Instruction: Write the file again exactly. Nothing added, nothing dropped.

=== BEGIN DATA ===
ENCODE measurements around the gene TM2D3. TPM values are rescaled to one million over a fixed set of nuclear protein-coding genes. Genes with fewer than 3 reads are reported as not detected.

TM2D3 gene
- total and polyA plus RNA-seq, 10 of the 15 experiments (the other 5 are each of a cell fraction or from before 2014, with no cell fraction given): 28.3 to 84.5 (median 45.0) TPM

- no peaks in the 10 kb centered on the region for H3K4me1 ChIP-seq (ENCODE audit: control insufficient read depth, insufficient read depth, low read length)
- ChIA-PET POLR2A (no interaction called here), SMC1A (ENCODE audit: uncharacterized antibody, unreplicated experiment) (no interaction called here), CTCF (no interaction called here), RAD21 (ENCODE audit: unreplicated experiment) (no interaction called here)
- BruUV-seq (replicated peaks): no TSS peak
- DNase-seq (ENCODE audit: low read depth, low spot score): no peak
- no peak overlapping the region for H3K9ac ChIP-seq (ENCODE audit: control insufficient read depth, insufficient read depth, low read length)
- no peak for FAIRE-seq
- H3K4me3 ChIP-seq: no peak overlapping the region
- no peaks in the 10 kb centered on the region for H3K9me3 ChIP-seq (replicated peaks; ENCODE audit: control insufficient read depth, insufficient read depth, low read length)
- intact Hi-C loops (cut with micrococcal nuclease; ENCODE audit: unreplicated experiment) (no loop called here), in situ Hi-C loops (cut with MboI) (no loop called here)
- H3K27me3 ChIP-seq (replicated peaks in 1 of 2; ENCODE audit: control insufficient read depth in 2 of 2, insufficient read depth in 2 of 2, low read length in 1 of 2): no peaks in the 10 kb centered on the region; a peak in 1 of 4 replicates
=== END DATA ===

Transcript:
ENCODE measurements around the gene TM2D3. TPM values are rescaled to one million over a fixed set of nuclear protein-coding genes. Genes with fewer than 3 reads are reported as not detected.

TM2D3 gene
- total and polyA plus RNA-seq, 10 of the 15 experiments (the other 5 are each of a cell fraction or from before 2014, with no cell fraction given): 28.3 to 84.5 (median 45.0) TPM

- no peaks in the 10 kb centered on the region for H3K4me1 ChIP-seq (ENCODE audit: control insufficient read depth, insufficient read depth, low read length)
- ChIA-PET POLR2A (no interaction called here), SMC1A (ENCODE audit: uncharacterized antibody, unreplicated experiment) (no interaction called here), CTCF (no interaction called here), RAD21 (ENCODE audit: unreplicated experiment) (no interaction called here)
- BruUV-seq (replicated peaks): no TSS peak
- DNase-seq (ENCODE audit: low read depth, low spot score): no peak
- no peak overlapping the region for H3K9ac ChIP-seq (ENCODE audit: control insufficient read depth, insufficient read depth, low read length)
- no peak for FAIRE-seq
- H3K4me3 ChIP-seq: no peak overlapping the region
- no peaks in the 10 kb centered on the region for H3K9me3 ChIP-seq (replicated peaks; ENCODE audit: control insufficient read depth, insufficient read depth, low read length)
- intact Hi-C loops (cut with micrococcal nuclease; ENCODE audit: unreplicated experiment) (no loop called here), in situ Hi-C loops (cut with MboI) (no loop called here)
- H3K27me3 ChIP-seq (replicated peaks in 1 of 2; ENCODE audit: control insufficient read depth in 2 of 2, insufficient read depth in 2 of 2, low read length in 1 of 2): no peaks in the 10 kb centered on the region; a peak in 1 of 4 replicates